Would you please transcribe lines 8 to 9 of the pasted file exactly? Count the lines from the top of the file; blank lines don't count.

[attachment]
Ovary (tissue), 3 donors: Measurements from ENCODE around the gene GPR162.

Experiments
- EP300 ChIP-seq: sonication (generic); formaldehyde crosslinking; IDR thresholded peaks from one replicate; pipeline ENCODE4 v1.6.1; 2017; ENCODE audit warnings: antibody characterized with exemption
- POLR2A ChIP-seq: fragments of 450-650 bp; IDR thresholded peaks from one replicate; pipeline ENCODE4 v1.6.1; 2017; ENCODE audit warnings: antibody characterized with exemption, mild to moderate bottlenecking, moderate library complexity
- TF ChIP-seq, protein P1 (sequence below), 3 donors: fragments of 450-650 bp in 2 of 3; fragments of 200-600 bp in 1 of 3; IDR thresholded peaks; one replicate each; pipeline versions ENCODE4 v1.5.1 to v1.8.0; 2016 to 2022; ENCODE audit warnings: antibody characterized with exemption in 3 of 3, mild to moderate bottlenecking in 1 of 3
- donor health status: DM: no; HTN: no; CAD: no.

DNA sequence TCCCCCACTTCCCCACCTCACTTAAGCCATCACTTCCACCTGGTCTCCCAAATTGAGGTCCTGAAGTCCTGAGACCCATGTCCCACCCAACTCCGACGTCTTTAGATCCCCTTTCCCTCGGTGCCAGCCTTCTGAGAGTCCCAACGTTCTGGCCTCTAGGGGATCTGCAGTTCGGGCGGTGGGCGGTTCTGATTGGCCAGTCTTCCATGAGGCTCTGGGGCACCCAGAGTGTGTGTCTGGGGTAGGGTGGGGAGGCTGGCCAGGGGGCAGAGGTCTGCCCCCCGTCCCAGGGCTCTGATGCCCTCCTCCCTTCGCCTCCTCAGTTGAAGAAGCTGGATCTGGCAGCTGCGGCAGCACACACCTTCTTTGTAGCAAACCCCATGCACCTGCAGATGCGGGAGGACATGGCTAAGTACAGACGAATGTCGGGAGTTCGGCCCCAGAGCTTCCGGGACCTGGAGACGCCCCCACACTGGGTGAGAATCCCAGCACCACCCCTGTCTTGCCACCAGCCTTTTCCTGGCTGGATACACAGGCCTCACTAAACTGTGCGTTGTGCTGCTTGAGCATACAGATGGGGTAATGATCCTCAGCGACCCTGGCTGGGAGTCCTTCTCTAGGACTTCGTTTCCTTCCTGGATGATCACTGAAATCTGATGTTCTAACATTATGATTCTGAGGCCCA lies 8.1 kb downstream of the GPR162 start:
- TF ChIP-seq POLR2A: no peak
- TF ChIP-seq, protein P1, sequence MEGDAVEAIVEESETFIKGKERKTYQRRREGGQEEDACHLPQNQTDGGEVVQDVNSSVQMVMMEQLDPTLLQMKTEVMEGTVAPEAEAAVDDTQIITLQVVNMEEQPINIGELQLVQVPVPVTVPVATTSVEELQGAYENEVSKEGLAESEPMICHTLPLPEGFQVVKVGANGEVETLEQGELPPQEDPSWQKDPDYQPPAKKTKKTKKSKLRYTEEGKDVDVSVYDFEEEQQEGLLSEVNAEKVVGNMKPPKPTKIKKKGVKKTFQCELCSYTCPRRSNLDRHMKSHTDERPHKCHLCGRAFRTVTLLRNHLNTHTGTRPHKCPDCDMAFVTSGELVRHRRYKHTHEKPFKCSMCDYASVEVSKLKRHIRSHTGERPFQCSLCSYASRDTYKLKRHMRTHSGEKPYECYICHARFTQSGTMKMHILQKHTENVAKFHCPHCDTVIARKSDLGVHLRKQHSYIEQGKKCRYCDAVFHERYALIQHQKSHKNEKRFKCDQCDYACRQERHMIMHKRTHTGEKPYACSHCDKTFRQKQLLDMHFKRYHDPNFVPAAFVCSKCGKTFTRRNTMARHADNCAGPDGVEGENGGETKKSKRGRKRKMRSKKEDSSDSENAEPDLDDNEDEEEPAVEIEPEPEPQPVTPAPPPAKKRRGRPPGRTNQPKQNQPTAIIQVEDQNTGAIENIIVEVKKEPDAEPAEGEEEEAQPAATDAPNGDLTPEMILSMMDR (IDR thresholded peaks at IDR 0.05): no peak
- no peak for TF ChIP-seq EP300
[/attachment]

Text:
- TF ChIP-seq POLR2A: no peak
- TF ChIP-seq, protein P1, sequence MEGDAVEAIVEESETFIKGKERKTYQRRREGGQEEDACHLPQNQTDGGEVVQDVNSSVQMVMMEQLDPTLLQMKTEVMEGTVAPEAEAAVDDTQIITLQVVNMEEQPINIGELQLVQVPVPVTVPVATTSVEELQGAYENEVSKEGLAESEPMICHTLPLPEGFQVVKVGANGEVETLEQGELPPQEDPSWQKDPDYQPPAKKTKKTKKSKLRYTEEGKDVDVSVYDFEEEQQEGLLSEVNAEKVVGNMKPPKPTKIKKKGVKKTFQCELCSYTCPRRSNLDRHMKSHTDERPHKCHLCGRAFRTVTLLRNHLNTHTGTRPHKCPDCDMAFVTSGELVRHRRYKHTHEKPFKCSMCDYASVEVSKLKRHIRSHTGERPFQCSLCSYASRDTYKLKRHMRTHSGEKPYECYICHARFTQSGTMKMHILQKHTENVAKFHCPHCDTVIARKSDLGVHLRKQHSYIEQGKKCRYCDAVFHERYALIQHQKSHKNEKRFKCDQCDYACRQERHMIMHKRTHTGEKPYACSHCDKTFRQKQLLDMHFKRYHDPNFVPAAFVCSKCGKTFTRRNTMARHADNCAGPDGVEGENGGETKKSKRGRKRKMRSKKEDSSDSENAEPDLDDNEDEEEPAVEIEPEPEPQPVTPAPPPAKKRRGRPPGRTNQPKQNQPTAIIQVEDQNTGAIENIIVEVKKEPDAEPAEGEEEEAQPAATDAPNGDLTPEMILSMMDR (IDR thresholded peaks at IDR 0.05): no peak